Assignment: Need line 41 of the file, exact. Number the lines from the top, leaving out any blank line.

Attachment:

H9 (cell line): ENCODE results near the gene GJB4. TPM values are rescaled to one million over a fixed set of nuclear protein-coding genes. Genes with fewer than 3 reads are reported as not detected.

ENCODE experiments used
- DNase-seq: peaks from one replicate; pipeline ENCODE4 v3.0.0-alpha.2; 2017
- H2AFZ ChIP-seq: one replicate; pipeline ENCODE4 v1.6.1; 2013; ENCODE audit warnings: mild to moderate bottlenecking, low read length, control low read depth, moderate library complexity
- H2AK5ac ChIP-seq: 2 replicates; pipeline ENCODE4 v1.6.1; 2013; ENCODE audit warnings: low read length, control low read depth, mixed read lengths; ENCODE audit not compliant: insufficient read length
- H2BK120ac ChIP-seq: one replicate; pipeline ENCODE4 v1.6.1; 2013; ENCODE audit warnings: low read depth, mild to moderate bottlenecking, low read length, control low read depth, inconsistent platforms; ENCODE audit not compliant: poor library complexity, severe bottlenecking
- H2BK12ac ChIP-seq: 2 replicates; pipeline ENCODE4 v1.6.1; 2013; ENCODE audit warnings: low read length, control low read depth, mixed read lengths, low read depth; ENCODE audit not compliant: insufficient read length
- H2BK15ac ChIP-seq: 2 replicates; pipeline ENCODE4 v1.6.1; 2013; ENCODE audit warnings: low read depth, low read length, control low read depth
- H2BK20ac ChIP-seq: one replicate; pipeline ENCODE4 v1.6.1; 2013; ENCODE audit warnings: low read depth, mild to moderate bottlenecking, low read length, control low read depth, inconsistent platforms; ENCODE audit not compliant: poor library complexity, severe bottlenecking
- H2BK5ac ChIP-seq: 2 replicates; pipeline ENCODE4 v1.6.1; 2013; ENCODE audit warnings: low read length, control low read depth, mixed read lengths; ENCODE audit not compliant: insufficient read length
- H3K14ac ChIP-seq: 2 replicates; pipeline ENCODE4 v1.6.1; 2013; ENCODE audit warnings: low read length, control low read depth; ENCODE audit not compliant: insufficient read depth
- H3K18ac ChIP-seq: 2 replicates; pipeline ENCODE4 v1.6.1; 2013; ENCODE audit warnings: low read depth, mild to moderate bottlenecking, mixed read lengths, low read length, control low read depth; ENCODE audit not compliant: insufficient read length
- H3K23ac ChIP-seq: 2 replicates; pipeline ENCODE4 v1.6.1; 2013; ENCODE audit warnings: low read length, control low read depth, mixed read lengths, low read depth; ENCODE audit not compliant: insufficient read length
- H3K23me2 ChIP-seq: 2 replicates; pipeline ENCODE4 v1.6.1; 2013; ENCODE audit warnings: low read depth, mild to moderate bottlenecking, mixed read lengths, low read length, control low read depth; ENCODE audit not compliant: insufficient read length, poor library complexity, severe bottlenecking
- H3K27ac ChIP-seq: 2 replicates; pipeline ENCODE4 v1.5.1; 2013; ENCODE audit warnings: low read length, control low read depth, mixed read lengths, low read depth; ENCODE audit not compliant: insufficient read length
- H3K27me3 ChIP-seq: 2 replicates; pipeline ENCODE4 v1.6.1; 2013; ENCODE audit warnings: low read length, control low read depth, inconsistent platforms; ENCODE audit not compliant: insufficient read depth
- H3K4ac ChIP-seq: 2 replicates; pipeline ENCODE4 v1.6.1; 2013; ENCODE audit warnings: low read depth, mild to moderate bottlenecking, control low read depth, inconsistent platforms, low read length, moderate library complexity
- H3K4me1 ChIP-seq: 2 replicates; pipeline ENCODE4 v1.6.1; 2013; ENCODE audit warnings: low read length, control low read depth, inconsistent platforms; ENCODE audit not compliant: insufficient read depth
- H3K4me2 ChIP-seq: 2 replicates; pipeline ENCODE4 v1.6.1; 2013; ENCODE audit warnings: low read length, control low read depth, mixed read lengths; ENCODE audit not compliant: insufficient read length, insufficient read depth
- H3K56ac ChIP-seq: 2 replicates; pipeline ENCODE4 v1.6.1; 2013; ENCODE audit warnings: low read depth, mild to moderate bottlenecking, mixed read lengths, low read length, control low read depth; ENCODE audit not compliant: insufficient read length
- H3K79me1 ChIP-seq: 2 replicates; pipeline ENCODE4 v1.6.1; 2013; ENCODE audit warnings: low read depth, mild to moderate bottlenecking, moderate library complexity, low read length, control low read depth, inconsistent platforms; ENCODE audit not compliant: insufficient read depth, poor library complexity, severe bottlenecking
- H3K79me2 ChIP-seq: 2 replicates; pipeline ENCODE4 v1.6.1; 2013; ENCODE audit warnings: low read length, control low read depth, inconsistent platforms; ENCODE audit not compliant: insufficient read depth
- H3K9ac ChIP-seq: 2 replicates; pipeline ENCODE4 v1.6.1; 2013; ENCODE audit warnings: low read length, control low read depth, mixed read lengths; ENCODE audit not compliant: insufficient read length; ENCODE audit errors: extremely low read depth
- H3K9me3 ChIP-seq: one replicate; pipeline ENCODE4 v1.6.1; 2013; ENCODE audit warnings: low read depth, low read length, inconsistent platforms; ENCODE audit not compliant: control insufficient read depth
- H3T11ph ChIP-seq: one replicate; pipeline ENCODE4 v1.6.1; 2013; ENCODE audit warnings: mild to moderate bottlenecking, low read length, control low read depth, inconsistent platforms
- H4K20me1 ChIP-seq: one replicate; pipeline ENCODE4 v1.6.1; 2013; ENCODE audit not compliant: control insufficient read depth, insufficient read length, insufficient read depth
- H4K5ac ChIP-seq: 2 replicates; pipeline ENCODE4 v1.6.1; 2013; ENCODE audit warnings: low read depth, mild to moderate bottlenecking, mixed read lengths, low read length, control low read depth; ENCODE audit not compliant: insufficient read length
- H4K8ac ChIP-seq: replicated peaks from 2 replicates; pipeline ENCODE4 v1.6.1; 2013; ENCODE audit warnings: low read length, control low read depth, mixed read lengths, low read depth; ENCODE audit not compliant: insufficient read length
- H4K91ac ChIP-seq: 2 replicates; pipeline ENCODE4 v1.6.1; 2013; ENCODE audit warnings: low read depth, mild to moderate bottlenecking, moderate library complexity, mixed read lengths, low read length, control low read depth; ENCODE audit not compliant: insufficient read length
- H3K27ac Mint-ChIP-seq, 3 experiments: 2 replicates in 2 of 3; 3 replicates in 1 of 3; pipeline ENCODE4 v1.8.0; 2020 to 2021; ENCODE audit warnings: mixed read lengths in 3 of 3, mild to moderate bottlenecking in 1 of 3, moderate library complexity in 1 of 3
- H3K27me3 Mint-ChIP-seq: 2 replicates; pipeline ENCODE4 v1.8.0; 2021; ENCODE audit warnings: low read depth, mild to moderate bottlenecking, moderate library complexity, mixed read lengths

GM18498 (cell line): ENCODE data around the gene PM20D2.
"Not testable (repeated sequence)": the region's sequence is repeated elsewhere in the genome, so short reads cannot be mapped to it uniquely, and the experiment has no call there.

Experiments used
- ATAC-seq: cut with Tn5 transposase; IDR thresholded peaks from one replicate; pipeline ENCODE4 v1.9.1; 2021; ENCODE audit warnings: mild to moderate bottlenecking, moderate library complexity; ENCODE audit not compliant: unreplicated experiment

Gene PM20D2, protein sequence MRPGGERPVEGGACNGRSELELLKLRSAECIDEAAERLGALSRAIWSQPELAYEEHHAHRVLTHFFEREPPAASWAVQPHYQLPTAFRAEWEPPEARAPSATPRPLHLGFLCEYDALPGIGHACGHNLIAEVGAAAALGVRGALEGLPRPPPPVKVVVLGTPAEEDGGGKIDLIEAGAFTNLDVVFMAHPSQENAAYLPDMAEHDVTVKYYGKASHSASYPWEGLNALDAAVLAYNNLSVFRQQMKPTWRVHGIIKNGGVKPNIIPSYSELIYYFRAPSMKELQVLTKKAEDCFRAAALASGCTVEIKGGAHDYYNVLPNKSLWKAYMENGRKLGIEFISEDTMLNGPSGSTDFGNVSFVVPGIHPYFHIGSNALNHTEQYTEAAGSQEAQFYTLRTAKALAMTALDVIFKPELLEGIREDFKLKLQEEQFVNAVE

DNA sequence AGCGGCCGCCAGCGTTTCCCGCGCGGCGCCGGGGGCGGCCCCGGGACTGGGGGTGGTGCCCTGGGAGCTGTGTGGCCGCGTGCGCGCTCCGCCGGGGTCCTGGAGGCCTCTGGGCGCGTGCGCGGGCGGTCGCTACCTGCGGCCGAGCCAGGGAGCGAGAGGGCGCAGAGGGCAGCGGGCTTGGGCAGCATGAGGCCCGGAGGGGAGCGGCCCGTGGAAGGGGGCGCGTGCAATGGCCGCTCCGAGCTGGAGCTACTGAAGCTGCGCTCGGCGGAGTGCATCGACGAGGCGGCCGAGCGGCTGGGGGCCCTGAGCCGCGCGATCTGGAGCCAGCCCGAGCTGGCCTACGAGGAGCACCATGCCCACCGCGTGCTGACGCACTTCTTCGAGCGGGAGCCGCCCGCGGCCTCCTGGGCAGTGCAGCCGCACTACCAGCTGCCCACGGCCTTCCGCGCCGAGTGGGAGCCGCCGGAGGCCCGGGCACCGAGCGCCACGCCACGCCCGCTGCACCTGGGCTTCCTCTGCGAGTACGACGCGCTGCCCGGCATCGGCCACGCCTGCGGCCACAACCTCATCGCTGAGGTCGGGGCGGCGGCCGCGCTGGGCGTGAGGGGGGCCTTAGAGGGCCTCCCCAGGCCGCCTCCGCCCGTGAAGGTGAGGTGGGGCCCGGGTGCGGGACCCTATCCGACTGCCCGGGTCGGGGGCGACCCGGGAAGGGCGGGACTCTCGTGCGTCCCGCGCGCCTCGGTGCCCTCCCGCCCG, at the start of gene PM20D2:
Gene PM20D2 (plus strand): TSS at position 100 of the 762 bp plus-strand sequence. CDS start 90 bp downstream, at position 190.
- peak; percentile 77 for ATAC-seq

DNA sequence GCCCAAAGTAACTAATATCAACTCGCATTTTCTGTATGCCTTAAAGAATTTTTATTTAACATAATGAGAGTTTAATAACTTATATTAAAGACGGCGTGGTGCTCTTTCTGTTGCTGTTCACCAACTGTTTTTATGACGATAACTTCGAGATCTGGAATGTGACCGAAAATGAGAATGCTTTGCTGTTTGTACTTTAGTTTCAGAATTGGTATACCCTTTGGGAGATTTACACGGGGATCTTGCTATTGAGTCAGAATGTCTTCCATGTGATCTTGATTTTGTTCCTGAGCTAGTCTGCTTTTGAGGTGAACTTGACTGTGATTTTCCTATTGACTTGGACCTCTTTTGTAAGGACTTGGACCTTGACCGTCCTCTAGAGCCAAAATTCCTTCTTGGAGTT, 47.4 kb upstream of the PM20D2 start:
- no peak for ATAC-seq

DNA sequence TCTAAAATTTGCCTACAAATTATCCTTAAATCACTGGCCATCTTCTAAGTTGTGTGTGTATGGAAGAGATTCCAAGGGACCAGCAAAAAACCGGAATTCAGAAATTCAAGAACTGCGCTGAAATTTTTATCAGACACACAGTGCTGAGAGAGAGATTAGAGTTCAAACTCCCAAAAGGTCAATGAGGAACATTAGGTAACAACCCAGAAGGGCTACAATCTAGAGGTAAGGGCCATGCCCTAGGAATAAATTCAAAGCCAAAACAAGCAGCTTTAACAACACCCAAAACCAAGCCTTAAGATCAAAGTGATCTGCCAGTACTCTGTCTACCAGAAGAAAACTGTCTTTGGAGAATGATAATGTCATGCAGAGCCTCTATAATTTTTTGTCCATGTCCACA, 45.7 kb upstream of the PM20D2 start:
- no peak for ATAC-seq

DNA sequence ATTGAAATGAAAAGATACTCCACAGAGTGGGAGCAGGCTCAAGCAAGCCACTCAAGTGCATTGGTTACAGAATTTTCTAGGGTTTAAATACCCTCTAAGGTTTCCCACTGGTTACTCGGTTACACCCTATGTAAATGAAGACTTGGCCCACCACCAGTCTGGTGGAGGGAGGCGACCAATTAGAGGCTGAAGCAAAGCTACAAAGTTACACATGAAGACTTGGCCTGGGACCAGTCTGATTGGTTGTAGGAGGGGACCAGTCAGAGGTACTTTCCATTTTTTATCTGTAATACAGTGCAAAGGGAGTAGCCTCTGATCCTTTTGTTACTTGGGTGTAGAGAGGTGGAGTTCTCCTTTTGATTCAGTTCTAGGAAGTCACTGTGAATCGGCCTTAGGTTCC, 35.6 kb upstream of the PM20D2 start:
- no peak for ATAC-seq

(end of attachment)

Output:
- no peak for ATAC-seq